There’s always a catch right?
In America ‘free’ never happens. The American experience looks something like this, “Free’ appetizer” (with two full-priced meals); “One month free” (with 12-month subscription); “Free trial” ($19.99/month automatically billed after the first month).
That’s not free, that’s just a larger ‘portion’ for the full price or a lure to trap you into paying for something you may not have paid for.
So, while Kim and I were enjoying a couple of Aperol Spritz at a cafe on the edge of Lago Maggiore in Stresa and the waitress brought us a plate of Italian olives, hard cheeses, and fresh bread you can imagine our reaction.
It was one of surprise and confusion
- Had we ordered this by mistake (my Italian was terrible at that time)
- Were we being forcibly up-sold?
- Were we marked as sucker tourists and getting ‘free appetizers’ and outrageously priced drinks?
The answer was no, no, and no. This appetizer plate was genuinely “free”.
The sweet life in Italy
Only because of the cultural difference in lifestyle Italians don’t consider this free. They consider this normal.
And this is the cultural difference between the Italian La Vita Dolce (the sweet life) and the American Work Ethic. American culture is about getting things done, being efficient, and making money. Italian life is about the good life, spending time with family and friends, and enjoying life’s moments.
In Italy, you are more important than money
An Italian bar or cafe is more interested in the customer’s satisfaction than the customer’s money. Sure, Italian businesses want to make money, but profit is not the main point of business. Mostly they want you, the customer, to enjoy your moment in their care.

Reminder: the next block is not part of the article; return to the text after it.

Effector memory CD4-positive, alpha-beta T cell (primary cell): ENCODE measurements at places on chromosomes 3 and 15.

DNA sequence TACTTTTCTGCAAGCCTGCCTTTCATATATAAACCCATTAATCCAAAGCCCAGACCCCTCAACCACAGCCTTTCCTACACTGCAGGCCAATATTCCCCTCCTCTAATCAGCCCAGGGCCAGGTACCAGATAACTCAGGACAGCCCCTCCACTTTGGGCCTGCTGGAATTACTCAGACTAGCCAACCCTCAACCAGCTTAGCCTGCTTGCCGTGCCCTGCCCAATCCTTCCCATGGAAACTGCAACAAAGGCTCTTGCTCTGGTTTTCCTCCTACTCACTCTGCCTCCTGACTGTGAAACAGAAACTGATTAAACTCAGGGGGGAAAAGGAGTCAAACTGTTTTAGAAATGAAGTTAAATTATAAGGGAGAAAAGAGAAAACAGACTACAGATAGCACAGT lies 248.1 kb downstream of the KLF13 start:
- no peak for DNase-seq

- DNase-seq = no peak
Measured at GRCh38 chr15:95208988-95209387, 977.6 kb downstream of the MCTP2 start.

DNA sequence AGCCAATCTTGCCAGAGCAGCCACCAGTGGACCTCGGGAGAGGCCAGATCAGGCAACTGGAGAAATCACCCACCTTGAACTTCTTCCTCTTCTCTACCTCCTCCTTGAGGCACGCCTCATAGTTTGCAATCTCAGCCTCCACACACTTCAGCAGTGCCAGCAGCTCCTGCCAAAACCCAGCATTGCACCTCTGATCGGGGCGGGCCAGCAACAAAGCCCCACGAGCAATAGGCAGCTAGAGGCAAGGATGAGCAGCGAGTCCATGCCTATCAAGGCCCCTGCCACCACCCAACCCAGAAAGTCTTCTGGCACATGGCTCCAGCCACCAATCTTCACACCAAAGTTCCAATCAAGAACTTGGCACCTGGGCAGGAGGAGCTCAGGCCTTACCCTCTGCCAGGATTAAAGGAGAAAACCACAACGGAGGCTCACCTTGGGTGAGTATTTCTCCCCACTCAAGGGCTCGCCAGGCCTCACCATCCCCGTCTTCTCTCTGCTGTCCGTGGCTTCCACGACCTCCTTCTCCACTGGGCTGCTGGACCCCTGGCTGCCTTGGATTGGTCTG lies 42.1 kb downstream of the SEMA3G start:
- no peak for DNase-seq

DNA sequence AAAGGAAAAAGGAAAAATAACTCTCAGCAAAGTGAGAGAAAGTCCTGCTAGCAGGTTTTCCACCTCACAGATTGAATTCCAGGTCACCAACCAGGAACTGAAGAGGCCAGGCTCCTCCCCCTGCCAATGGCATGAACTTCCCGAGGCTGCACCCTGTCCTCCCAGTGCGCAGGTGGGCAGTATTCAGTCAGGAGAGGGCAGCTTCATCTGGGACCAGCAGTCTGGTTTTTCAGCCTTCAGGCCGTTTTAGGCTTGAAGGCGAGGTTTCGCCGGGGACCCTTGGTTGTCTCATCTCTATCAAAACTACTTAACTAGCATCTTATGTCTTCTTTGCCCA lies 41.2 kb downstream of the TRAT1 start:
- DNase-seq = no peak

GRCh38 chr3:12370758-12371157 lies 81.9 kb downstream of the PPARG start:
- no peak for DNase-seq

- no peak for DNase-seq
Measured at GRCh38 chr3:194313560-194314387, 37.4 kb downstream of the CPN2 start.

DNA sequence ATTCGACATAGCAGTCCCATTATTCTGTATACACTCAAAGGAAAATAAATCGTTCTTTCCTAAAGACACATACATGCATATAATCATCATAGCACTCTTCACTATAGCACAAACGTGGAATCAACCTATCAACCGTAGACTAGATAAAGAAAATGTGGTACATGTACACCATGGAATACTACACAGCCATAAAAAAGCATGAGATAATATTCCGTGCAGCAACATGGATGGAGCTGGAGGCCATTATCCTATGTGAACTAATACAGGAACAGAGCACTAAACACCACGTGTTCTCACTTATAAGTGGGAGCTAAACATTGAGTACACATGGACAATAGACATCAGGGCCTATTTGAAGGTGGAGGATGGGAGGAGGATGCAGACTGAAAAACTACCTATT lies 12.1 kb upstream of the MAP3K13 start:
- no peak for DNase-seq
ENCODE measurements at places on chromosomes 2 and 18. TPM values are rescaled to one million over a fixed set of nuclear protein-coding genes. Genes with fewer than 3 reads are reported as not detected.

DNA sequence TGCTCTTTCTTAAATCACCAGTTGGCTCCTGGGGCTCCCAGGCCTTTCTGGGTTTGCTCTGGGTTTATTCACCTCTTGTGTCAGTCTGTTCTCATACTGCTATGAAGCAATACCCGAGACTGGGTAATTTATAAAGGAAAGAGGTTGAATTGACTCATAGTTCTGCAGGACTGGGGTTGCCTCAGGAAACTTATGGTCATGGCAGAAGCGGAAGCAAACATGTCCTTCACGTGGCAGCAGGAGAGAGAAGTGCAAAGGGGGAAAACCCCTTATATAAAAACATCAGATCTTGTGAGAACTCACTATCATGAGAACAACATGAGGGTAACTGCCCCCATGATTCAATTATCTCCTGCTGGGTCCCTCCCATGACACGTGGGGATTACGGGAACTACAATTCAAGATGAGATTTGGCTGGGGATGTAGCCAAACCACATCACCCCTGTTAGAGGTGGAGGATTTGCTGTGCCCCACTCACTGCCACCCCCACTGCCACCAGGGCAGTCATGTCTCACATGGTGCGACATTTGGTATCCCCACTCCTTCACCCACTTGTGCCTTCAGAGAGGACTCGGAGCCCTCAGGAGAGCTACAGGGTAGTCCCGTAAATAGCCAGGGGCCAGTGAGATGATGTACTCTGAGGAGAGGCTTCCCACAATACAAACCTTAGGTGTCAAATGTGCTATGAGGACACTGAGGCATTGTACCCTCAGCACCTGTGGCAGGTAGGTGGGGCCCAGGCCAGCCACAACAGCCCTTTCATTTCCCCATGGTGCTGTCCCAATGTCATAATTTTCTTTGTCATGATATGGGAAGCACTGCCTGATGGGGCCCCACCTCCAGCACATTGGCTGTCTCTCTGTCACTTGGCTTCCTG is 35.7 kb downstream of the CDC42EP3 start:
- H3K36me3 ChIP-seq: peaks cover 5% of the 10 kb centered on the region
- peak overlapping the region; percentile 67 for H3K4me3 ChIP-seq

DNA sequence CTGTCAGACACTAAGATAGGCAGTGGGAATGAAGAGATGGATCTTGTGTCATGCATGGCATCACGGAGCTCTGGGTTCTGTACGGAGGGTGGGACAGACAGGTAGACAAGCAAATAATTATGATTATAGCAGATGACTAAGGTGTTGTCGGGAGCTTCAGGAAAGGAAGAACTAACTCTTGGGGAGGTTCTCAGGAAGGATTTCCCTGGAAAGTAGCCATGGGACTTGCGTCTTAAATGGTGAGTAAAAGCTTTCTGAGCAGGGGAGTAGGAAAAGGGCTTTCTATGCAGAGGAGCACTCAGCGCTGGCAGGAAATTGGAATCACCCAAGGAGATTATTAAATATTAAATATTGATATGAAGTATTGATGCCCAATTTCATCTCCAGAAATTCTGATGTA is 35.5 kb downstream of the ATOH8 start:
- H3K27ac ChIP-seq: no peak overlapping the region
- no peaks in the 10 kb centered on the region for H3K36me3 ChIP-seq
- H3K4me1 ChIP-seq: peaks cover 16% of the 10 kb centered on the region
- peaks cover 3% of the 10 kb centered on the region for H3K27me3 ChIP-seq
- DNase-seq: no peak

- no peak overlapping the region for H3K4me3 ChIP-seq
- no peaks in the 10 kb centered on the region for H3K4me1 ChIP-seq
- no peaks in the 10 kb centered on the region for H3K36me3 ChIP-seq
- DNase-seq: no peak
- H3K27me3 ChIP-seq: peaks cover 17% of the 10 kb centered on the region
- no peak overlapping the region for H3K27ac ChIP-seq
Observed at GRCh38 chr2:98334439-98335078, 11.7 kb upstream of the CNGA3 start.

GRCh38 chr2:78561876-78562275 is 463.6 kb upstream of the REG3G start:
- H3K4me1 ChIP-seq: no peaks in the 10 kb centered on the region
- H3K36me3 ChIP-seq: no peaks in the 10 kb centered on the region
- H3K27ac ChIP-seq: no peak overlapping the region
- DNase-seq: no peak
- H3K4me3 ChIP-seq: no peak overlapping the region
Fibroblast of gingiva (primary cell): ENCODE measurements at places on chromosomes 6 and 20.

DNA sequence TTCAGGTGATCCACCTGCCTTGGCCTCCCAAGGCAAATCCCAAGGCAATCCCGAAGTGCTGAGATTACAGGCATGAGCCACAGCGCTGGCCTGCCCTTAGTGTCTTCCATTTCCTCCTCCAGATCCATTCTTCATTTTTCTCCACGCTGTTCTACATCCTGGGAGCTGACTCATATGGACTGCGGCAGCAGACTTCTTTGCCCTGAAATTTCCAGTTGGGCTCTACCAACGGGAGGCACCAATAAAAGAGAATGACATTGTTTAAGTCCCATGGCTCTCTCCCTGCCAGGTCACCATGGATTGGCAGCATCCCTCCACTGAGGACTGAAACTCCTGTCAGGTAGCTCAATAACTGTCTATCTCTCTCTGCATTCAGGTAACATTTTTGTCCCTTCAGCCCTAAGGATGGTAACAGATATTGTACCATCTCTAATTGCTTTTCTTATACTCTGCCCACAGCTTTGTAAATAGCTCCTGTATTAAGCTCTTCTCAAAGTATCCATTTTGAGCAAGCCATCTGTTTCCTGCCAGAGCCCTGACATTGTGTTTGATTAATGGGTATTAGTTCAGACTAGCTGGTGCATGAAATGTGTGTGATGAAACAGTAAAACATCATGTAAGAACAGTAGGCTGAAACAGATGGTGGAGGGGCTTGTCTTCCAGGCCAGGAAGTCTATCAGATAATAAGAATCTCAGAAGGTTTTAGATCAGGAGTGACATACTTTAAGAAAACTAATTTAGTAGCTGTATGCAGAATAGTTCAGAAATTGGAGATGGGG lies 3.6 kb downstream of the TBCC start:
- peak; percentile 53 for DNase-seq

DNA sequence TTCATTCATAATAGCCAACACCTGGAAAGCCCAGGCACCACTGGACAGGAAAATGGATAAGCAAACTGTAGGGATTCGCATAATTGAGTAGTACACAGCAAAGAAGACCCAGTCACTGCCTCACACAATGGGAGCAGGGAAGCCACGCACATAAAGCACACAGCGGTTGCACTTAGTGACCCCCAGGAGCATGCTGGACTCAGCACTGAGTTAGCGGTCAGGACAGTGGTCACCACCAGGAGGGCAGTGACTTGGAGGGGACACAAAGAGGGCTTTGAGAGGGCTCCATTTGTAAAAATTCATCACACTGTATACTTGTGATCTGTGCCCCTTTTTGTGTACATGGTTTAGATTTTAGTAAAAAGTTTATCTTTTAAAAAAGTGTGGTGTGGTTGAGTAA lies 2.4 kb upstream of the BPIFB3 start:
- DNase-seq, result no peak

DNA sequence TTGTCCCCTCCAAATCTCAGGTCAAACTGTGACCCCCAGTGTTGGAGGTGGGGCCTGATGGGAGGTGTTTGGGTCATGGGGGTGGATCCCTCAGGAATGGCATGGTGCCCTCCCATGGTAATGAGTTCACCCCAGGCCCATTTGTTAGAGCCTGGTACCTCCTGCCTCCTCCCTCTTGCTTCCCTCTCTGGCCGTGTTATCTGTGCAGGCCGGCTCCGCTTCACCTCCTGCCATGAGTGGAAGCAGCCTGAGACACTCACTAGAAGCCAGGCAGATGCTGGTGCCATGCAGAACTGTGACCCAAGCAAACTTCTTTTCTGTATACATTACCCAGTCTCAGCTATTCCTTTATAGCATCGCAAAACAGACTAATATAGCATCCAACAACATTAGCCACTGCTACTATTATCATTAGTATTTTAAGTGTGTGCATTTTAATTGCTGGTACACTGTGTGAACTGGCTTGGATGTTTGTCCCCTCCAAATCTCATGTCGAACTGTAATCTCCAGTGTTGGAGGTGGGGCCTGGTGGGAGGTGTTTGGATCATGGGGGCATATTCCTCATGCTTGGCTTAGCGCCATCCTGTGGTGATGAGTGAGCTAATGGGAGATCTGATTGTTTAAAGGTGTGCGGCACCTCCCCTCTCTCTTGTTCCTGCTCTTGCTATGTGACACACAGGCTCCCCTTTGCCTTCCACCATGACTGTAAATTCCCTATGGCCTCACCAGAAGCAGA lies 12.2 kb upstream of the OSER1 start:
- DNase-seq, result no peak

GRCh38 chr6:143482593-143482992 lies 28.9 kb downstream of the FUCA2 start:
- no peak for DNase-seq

I can’t think of a similar situation in America where the management gives something to the customer solely for the purpose of enjoying the moment – with no expectation or pressure to spend a little more money.
Relax, you’re in La Vita Dolce
The La Vita Dolce is also apparent in the way the wait staff takes care of you. They leave you alone.
They let you enjoy the conversation, the companionship, the moment. When you want something you have to get their attention, which is just a raise of a hand, and then they attend to you, but not quickly. They have a life to enjoy too.
I like the constant attention I get when I’m in American from the waitstaff. It’s a different experience. But with that attention there is a sense of ‘hurry-up’. In Italy, it’s clear you are wanted to stay for as long as you like. In the U.S. the waitstaff brings the check to your table and says, “I’ll just leave this here for whenever you are ready, no rush.”
Umm, right. If you’ve rung up the bill and that pretty much says “Your done. No more orders. Time to go.” With La Vita Dolce you need to ask for the check a bit before you want to leave because they are in no rush to give it too you.
The management and waiter are in no hurry to get you out. But the waiter will wait at your table to collect payment. It’s clear in Italy that when you’re done, you’re done, but there’s no pressure for you to be done.
Life is not a race, it’s a stroll
La Vita Dolce takes some time to get used to, especially when you’ve grown up in the Work Ethic. Enjoying a glass of wine with a friend, your wife, your mom, for an hour chatting about life’s nothings is an egregious waste of productive time.
Or is it? And that’s after ‘wasting’ two hours over coffee earlier in the day.
An American friend posted on FaceBook, “No matter how hard you work, someone else is working harder. Are you willing to put in the work?” I commented, “Is life a race?” She said “Yes it is.”
I think she would not appreciate La Vita Dolce. I think all that “wasted” time would drive her crazy.
And really La Vita Dolce is not the life for everyone. But I’m happy to stroll through life and spend a few hours every day with my family, friends, even strangers. Life should not be endlessly about work and striving. Life is about the experiences, the relationships, the moments.
So, here’s to La Vita Dolce and the free appetizers.